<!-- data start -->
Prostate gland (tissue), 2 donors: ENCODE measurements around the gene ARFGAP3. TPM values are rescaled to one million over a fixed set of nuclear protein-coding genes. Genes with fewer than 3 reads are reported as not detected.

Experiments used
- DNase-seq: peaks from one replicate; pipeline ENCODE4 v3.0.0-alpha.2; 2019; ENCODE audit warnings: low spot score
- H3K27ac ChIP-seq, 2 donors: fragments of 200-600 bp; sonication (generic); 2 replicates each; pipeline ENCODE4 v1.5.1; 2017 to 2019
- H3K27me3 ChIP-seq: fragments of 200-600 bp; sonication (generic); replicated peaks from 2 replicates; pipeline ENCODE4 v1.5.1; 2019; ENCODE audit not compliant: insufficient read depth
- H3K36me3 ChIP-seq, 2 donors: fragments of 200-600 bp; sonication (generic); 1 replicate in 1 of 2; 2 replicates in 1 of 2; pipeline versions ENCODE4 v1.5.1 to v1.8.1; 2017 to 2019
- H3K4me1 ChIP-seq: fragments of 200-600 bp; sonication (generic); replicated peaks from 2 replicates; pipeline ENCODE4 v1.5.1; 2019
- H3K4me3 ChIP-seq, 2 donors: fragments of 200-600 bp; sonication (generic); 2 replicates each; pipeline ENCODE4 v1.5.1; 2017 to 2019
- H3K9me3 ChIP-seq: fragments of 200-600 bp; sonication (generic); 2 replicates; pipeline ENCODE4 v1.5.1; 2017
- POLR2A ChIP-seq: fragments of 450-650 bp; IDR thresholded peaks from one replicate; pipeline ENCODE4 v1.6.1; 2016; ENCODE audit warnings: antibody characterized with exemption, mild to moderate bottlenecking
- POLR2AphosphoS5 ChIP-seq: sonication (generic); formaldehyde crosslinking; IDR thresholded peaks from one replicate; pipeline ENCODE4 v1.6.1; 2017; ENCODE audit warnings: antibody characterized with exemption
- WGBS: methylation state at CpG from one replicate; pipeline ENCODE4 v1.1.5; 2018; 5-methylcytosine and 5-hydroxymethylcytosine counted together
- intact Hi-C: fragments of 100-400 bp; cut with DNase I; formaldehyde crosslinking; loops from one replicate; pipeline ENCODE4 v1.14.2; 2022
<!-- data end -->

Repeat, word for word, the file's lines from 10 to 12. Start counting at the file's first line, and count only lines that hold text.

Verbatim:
- POLR2A ChIP-seq: fragments of 450-650 bp; IDR thresholded peaks from one replicate; pipeline ENCODE4 v1.6.1; 2016; ENCODE audit warnings: antibody characterized with exemption, mild to moderate bottlenecking
- POLR2AphosphoS5 ChIP-seq: sonication (generic); formaldehyde crosslinking; IDR thresholded peaks from one replicate; pipeline ENCODE4 v1.6.1; 2017; ENCODE audit warnings: antibody characterized with exemption
- WGBS: methylation state at CpG from one replicate; pipeline ENCODE4 v1.1.5; 2018; 5-methylcytosine and 5-hydroxymethylcytosine counted together